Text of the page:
CRASH PARENTING – C IS FOR CONSISTENCY
C Stands for… Consistency
To do nearly anything consistently – let alone parenting – is a challenge and difficult gig indeed! Particularly so when our kids hit adolescence and the household rides unpredictable waves of emotion.
It’s very logical to expect our teens to be much more self-sufficient than our toddlers, and with their push for freedom and independence, it’s easy to momentarily forget there is a part of them still very reliant upon boundaries and predictability.
They need your consistency more so than ever, as they dip their toe into the waters of ‘the big, wide world’ a place which is unpredictable at best.
By their very nature, teens are programmed to seek independence and in doing so become highly skilled at pushing boundaries and your buttons.
It’s easy to be worn down by an adolescent’s persistent protests and arguing … parents are only human, after all.
This, though, is part of the teen game plan.
Teens will quite often bank on their parents backing down from conflict as a strategy to advance their own interest. They expect parental opposition to a point and then will test some more until they determine the point of no resistance.
Their doing this is a very normal part of their emotional development, but as they are not yet adults – cognitively or emotionally – consistent boundaries are still essential to guide them safely through this stage.
WHY parents of teens need to be consistent:
Consistency and certainty is how our kids learn to predict outcomes in a range of situations. This is closely linked to decision making, as kids often make choices after giving consideration to what would be the likely outcome, based upon their past experiences. It’s known teens, especially boys, can struggle with making safe decisions and are often influenced to act spontaneously and so consistency provides the platform for better decision-making capabilities.
Other benefits of consistency include:
- Routine – which can reduce the opportunity for back answering and argument when kids know what the expectations are.
- Security – knowing what to expect from you and your parenting will give your teen a sense of safety and security in their world which is at times unpredictable.
- Relationship building – consistency will contribute to a trusting relationship between you and your teen.
WAYS you can demonstrate consistency:
Consistency in parenting is not just about setting household rules, it’s actually a far broader concept. More than anything it means habitually doing as you say you will – predictably each time.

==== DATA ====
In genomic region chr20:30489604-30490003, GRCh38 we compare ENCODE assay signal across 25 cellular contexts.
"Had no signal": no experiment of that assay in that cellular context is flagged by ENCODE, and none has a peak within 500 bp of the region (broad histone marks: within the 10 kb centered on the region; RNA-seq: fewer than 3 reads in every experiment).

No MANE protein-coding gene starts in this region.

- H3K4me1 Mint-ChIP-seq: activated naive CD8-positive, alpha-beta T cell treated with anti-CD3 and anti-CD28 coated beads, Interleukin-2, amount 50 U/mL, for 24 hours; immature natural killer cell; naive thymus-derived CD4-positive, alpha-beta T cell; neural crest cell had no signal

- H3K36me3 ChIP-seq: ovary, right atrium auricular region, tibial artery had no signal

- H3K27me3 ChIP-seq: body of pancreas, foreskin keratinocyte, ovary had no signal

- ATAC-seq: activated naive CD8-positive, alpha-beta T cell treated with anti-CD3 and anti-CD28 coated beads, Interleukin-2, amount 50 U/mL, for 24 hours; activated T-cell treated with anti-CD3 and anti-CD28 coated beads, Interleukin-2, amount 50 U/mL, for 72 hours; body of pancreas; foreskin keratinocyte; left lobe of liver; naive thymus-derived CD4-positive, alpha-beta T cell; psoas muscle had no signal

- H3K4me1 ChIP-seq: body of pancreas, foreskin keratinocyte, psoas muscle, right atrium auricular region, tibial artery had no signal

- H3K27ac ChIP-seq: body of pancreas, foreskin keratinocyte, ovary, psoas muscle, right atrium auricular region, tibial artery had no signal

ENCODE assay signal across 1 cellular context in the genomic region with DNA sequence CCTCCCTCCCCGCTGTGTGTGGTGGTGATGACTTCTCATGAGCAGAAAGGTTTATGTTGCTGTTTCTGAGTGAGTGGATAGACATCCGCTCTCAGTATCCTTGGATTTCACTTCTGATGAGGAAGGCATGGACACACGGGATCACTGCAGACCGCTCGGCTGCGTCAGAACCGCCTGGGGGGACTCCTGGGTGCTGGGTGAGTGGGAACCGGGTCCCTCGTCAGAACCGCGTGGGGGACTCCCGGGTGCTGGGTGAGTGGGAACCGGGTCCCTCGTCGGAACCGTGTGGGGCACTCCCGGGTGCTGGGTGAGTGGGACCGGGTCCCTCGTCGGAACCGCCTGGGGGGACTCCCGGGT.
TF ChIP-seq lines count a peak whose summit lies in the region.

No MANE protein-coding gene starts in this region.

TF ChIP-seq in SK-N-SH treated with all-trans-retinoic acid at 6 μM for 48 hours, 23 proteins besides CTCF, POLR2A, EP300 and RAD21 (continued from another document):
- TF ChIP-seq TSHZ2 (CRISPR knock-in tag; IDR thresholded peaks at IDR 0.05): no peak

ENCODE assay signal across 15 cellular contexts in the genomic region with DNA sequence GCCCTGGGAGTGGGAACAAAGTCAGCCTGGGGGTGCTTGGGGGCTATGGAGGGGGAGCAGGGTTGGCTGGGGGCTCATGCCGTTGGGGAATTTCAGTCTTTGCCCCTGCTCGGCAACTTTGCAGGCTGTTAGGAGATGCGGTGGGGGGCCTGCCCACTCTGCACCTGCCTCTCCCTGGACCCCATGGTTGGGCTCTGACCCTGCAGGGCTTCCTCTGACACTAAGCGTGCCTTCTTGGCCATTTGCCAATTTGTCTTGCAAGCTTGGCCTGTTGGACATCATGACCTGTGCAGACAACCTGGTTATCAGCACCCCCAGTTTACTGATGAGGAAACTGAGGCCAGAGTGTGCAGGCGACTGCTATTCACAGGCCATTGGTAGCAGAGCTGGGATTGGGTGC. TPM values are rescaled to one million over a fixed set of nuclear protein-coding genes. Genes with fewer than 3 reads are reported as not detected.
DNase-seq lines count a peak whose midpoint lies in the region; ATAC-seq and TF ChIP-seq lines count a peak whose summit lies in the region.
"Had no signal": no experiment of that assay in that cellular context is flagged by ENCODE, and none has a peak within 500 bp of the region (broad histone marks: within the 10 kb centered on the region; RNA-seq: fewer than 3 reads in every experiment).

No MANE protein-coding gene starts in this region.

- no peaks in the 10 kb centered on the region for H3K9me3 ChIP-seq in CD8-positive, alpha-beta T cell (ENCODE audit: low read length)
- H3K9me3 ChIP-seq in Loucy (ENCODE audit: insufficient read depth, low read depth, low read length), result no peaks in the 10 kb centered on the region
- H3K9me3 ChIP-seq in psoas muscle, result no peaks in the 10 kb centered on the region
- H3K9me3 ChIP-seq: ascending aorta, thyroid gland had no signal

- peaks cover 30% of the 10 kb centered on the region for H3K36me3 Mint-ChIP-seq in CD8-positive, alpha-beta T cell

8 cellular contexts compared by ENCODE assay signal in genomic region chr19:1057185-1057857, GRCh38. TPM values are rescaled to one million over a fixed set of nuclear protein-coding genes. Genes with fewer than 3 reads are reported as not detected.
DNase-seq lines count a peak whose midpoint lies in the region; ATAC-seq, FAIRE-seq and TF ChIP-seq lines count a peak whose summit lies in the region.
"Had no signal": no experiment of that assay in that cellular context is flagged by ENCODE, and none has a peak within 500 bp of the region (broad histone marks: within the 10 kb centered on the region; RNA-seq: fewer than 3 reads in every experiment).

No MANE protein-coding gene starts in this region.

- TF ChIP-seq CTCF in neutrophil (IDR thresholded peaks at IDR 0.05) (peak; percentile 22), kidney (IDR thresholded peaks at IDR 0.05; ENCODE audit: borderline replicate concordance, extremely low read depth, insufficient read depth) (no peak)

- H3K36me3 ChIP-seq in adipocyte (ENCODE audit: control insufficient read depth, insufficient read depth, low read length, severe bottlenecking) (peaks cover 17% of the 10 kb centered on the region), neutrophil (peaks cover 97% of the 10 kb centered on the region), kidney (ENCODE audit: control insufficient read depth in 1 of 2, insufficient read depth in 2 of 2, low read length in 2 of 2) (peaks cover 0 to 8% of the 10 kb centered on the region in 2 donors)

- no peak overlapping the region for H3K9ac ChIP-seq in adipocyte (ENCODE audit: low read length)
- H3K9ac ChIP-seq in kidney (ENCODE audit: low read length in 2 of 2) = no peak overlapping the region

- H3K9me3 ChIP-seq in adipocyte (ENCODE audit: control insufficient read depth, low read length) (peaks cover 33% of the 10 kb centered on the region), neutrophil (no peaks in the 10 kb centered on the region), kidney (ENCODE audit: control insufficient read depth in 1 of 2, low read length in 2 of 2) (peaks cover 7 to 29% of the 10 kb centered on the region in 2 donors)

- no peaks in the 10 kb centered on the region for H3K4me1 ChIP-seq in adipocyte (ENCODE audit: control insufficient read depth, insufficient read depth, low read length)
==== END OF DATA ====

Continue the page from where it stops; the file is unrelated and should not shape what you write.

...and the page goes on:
Here are some ways that consistency can be embedded into the relationship with your teen:
- Expectations – define your standards, communicate these with your teen and determine logical consequences to ensure follow through.
- Procedures – closely linked to expectations, have routines that are predictable – not so many that your teen feels restricted, but around the issues that are important to you.
- Communicate consistently – be predictable in your manner and this means practicing keeping your cool.
- Be true to your word and model consistency by doing as you say.
HOW you can regain consistency
Regaining consistency is difficult but not impossible. If you have previously allowed inconsistencies into your household and now decide they are no longer working for you and your teen … don’t panic, there is the capacity to change this.
I’ll predict it won’t be easy and you should be prepared for some possible backlash and door slamming along the way. It can be done however, and the best approach is to just batten down the hatches and ride through the resistance.
The most successful way to re-introduce consistency is by doing and demonstrating … not discussing at length and forewarning. Holding a family meeting to announce a whole package of new rules and routines can be an invitation to failure if you don’t follow through.
My advice? Just jump straight in…
- Decide what your big issues are – think about what’s crucial to the happiness and well being of you and your family and what can be overlooked for now.
- Devise some simple and concrete guidelines – name the behaviours and actions are you wanting to see.
- Make a list of these desired behaviours and your intended logical consequences.
- Review and read this list daily until you are living them.